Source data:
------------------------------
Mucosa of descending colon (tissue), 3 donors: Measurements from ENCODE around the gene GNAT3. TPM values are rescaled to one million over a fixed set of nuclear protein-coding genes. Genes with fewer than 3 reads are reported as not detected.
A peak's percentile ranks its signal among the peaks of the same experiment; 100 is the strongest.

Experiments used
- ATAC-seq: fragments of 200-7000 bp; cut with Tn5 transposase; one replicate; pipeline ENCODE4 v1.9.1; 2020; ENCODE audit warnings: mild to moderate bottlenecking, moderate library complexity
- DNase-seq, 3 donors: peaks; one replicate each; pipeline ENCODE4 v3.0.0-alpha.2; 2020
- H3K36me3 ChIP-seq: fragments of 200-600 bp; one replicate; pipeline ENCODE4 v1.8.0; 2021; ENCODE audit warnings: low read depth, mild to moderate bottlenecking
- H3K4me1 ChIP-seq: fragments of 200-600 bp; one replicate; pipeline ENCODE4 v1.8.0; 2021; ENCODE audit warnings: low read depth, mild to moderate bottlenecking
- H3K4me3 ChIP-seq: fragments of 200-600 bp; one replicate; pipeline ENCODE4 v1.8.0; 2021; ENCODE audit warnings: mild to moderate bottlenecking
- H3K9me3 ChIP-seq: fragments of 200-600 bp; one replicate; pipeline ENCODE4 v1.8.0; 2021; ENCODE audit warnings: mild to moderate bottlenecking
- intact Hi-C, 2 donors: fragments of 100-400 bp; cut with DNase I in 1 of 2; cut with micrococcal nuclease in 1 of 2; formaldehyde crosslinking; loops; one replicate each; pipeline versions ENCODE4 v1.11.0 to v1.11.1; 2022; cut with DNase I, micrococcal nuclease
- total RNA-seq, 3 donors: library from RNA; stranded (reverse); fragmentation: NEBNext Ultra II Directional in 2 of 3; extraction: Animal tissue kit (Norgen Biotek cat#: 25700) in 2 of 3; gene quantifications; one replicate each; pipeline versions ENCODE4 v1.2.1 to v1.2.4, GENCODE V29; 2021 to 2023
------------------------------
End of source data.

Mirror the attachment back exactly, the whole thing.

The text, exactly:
Mucosa of descending colon (tissue), 3 donors: Measurements from ENCODE around the gene GNAT3. TPM values are rescaled to one million over a fixed set of nuclear protein-coding genes. Genes with fewer than 3 reads are reported as not detected.
A peak's percentile ranks its signal among the peaks of the same experiment; 100 is the strongest.

Experiments used
- ATAC-seq: fragments of 200-7000 bp; cut with Tn5 transposase; one replicate; pipeline ENCODE4 v1.9.1; 2020; ENCODE audit warnings: mild to moderate bottlenecking, moderate library complexity
- DNase-seq, 3 donors: peaks; one replicate each; pipeline ENCODE4 v3.0.0-alpha.2; 2020
- H3K36me3 ChIP-seq: fragments of 200-600 bp; one replicate; pipeline ENCODE4 v1.8.0; 2021; ENCODE audit warnings: low read depth, mild to moderate bottlenecking
- H3K4me1 ChIP-seq: fragments of 200-600 bp; one replicate; pipeline ENCODE4 v1.8.0; 2021; ENCODE audit warnings: low read depth, mild to moderate bottlenecking
- H3K4me3 ChIP-seq: fragments of 200-600 bp; one replicate; pipeline ENCODE4 v1.8.0; 2021; ENCODE audit warnings: mild to moderate bottlenecking
- H3K9me3 ChIP-seq: fragments of 200-600 bp; one replicate; pipeline ENCODE4 v1.8.0; 2021; ENCODE audit warnings: mild to moderate bottlenecking
- intact Hi-C, 2 donors: fragments of 100-400 bp; cut with DNase I in 1 of 2; cut with micrococcal nuclease in 1 of 2; formaldehyde crosslinking; loops; one replicate each; pipeline versions ENCODE4 v1.11.0 to v1.11.1; 2022; cut with DNase I, micrococcal nuclease
- total RNA-seq, 3 donors: library from RNA; stranded (reverse); fragmentation: NEBNext Ultra II Directional in 2 of 3; extraction: Animal tissue kit (Norgen Biotek cat#: 25700) in 2 of 3; gene quantifications; one replicate each; pipeline versions ENCODE4 v1.2.1 to v1.2.4, GENCODE V29; 2021 to 2023